heels of, at/on the

heels of, at/on the

Close behind; closely following. Although these two clichés are very similar, they are not wholly interchangeable. To be at someone’s heels is to be immediately behind, with the implication of chasing or otherwise harrying the person. To be on the heels of someone (or something) means to be following in quick succession (but not necessarily catching or overtaking). Both terms conjure up the idea of a dog being at one’s heels, and both are quite old. John Gower wrote in 1390, “There bene also somme as men sale that folwen Simon ate heles.” And Shakespeare wrote, “One woe doth tread upon another’s heel, so fast they follow” (Hamlet, 4.7).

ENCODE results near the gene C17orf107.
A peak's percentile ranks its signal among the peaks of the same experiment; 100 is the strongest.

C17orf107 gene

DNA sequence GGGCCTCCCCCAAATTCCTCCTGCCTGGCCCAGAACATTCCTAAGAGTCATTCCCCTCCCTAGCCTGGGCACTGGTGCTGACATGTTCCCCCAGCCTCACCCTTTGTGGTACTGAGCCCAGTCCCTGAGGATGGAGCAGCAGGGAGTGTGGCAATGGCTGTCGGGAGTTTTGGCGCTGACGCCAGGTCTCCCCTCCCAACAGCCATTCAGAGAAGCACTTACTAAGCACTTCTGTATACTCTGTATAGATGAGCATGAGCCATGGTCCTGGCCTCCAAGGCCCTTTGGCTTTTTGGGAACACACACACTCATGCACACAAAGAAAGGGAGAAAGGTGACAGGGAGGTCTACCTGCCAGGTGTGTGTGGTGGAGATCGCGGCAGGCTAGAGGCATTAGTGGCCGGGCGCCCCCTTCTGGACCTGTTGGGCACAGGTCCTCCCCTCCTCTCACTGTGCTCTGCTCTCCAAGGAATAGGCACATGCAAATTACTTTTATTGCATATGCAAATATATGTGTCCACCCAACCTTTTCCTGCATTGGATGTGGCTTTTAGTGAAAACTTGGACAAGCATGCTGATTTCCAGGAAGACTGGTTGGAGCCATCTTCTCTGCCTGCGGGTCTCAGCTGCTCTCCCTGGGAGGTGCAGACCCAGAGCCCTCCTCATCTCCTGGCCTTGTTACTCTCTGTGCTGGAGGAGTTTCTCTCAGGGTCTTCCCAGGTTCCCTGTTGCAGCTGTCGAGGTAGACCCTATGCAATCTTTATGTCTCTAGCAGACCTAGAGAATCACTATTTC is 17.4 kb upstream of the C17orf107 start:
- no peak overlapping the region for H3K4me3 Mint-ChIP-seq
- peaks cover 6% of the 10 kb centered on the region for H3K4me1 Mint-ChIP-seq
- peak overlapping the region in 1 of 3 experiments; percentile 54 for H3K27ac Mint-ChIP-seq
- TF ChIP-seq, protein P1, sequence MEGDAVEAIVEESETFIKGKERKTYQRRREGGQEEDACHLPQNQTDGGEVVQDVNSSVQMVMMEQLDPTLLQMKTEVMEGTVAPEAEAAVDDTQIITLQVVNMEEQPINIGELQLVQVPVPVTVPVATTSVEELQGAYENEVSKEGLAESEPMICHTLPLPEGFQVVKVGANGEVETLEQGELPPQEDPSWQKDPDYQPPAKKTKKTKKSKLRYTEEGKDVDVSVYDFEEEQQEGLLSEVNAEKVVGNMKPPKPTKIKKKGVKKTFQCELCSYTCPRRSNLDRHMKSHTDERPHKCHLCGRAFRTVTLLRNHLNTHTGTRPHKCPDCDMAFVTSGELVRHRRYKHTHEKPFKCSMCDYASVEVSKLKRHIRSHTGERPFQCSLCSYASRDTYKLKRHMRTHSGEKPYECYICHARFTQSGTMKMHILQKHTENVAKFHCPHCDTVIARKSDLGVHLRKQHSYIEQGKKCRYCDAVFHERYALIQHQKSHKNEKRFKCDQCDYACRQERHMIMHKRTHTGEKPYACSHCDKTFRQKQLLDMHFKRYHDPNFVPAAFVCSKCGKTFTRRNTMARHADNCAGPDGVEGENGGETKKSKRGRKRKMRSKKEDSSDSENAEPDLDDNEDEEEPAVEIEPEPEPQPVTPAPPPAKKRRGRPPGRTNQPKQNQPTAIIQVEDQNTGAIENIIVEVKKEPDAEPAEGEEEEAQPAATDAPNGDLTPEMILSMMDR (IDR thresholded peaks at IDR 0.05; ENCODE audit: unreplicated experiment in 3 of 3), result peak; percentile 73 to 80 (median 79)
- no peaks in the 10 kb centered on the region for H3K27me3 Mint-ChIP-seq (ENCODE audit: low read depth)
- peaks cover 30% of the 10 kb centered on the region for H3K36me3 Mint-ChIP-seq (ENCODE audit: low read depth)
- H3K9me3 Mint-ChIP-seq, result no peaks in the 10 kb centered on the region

See also: heel, on